Director Roman Polanski Files Motion With Swiss Court Asking To Be Freed From Custody

Roman Polanksi, November 2008 Roman Polanksi, November 2008

Lawyers for Roman Polanski filed a motion in court Tuesday asking that the director be released from Swiss custody — the first step in his legal battle to avoid extradition to the United States for a 1977 statutory rape case.

The Swiss Federal Criminal Court announced the filing and said “the decision will be made within the next weeks.” That statement meant the 76-year-old filmmaker is not expected to be freed anytime soon from prison, as he would stay incarcerated through the verdict and through any appeal from either side.

That criminal court will decide on the legality of the American request for Polanski’s apprehension, Swiss Justice Ministry spokesman Guido Balmer told The Associated Press on Tuesday. He noted that the Justice Ministry and Polanski could later seek to overturn any decision at the Federal Tribunal, Switzerland’s highest court.

“We will examine the ruling and then decide what we will do,” Balmer said, declining to speculate on if or when Polanski could get out of jail.

The motion filed by the director’s newly hired Swiss lawyers for his release was accompanied by proposals for bail and “guarantees,” Polanski’s French lawyer Herve Temime said. He would not elaborate on those, but added that house arrest at the directors’ Swiss chalet in Gstaad was one option.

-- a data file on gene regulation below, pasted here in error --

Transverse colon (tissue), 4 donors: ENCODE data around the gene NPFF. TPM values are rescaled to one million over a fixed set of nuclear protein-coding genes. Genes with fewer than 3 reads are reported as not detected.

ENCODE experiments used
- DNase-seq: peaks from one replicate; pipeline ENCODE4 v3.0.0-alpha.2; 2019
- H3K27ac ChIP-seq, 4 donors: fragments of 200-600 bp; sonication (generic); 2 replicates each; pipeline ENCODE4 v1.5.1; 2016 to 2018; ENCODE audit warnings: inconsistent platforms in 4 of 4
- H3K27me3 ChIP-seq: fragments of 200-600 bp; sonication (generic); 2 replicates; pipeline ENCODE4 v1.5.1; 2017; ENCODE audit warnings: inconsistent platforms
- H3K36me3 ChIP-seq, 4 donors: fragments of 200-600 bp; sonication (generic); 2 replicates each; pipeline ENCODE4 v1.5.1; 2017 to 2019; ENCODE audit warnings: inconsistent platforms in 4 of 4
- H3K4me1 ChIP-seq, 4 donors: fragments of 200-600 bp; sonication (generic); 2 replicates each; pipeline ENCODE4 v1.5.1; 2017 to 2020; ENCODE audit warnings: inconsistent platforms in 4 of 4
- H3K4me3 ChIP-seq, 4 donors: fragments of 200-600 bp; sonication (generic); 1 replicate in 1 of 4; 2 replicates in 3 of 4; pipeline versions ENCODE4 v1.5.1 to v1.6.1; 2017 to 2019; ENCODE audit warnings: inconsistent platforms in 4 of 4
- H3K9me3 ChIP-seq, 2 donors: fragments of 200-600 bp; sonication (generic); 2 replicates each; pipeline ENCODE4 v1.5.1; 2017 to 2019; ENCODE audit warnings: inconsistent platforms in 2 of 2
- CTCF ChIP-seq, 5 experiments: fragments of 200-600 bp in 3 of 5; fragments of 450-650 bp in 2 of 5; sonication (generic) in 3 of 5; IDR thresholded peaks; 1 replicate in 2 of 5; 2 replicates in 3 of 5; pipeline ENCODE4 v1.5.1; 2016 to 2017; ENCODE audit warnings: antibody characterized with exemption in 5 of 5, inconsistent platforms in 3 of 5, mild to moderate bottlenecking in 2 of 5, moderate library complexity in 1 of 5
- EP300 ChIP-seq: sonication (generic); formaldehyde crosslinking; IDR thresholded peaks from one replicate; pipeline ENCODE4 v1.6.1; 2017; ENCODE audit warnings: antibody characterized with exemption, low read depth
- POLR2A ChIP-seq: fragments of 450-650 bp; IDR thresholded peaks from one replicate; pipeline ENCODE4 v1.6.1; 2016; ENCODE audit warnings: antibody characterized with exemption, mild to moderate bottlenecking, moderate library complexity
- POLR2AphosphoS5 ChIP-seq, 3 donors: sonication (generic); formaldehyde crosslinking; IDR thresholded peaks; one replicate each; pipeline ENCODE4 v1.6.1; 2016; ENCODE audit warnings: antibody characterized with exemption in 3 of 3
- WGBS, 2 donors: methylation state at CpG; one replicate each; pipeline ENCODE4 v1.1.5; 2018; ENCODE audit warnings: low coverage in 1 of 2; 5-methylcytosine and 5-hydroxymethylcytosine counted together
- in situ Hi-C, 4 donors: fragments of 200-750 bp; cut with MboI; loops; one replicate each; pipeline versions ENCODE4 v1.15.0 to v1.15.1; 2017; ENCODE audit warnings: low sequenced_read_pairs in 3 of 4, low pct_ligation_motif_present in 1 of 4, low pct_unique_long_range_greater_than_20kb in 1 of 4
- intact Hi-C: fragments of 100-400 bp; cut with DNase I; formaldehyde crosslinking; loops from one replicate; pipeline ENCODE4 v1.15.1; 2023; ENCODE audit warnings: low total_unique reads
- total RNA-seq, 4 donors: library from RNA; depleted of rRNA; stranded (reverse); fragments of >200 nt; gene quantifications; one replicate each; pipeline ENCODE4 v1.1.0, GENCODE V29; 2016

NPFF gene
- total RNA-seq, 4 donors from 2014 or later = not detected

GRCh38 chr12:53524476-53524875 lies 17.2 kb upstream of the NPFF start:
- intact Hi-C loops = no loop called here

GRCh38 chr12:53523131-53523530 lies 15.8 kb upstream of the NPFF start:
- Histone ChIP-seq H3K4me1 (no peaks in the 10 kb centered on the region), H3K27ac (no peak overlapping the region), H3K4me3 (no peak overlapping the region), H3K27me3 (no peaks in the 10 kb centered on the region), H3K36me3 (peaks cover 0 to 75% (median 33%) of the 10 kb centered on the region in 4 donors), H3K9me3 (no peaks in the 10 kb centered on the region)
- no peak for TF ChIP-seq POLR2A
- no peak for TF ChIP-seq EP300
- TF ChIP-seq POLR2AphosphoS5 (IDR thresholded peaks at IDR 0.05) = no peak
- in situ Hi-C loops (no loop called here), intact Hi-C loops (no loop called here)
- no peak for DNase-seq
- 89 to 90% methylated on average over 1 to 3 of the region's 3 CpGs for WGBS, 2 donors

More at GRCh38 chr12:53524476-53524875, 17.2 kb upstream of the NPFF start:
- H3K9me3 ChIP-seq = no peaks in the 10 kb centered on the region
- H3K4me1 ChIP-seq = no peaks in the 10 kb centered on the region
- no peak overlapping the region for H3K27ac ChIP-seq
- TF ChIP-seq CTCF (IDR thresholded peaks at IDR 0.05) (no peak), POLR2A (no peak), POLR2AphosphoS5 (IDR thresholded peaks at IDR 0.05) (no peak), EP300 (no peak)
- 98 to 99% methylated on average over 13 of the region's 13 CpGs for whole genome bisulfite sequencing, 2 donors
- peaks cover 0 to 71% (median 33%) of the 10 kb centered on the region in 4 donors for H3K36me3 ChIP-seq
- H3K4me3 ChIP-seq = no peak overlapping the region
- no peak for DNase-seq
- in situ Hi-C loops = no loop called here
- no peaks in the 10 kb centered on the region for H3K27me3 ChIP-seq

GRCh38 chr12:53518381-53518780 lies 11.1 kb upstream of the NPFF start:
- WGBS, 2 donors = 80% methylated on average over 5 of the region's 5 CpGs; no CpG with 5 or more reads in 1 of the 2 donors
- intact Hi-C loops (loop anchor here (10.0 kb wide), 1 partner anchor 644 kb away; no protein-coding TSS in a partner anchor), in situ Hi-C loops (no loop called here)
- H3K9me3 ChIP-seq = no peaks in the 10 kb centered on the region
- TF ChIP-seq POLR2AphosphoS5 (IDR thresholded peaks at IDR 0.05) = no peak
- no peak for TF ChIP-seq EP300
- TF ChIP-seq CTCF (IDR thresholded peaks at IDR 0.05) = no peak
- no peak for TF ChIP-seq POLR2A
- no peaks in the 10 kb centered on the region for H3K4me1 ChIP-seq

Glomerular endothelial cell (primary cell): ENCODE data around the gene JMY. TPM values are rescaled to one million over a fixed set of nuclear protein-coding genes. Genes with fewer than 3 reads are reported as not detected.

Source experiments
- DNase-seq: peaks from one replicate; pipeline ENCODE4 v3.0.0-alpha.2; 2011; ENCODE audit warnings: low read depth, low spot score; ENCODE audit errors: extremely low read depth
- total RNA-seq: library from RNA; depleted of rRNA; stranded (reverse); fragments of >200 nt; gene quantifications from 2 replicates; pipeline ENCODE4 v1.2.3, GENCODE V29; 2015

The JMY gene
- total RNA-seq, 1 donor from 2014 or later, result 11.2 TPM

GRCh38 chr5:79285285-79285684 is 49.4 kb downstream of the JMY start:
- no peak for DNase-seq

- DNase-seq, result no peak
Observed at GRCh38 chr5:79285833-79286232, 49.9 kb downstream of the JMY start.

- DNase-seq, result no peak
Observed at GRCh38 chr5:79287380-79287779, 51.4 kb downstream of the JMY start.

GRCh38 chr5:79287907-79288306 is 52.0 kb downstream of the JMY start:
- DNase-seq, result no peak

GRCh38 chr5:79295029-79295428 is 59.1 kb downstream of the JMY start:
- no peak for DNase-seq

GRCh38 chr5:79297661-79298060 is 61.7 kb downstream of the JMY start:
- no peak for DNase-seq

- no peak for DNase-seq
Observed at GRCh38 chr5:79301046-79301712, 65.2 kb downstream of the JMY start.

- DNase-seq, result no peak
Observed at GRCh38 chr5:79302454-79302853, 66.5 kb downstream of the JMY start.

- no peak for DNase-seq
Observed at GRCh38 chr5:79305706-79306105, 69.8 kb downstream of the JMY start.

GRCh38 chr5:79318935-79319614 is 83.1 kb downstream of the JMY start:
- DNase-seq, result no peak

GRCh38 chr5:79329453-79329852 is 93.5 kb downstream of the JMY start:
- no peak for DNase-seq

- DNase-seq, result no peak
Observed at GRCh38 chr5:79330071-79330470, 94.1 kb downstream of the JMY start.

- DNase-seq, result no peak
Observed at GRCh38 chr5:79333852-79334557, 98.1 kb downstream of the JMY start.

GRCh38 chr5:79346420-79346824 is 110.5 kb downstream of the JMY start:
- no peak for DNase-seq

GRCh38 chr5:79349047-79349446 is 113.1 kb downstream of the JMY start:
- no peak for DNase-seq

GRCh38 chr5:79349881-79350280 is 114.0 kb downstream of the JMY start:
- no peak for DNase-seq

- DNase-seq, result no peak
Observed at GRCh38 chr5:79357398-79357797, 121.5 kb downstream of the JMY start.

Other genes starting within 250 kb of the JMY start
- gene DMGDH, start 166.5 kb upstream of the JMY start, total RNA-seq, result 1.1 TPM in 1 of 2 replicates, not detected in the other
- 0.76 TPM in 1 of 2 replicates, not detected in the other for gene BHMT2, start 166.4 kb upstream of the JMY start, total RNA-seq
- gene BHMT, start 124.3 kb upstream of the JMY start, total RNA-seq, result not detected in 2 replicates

“Our first concern, and principle concern, is that Mr. Polanski be set free” from jail while “remaining on Swiss territory,” Temime told reporters at the Justice Palace in Paris. “He has a chalet in Switzerland. He would naturally accept to be placed under house arrest during the followup of the extradition proceedings.”

The Swiss Justice Ministry did not rule out the possibility that Polanski could be released on bail under very strict conditions that he doesn’t flee Switzerland, but said house arrest had never happened before in a case like this.

“In most cases the imprisoned person has to remain in detention for the whole process,” said Peter Cosandey, a former Zurich prosecutor specializing in international criminal cooperation.

“The chances that he will be exempted from prison are rather small,” he added, because Polanski isn’t a Swiss citizen or a permanent resident and is considered at high risk of fleeing justice.

Polanski, director of “Chinatown,” '‘Rosemary’s Baby” and the Oscar-winning “The Pianist” was arrested Saturday as he arrived in Zurich to receive a lifetime achievement award from a film festival.

Authorities in Los Angeles consider Polanski a convicted felon and fugitive, and a Swiss justice official said there has been aninternational arrest warrant out on him since 2005.

The director had pleaded guilty to unlawful sexual intercourse in 1977 with a 13-year-old girl. He was sent to prison for 42 days, but the judge tried to renege on the plea bargain. On the day of his sentencing in 1978, aware the judge would sentence him to more prison time, Polanski fled to France.

Under Swiss law, the United States has 60 days to file a formal extradition request. That is first examined by the Swiss Justice Ministry, and once approved, it can be appealed at a number of courts.

Although the director, who lives in France, often stayed in Gstaad and traveled widely through France, Germany and other European nations, a Swiss official said this was the first time that law enforcement authorities had solid information from the United States so they could make an arrest.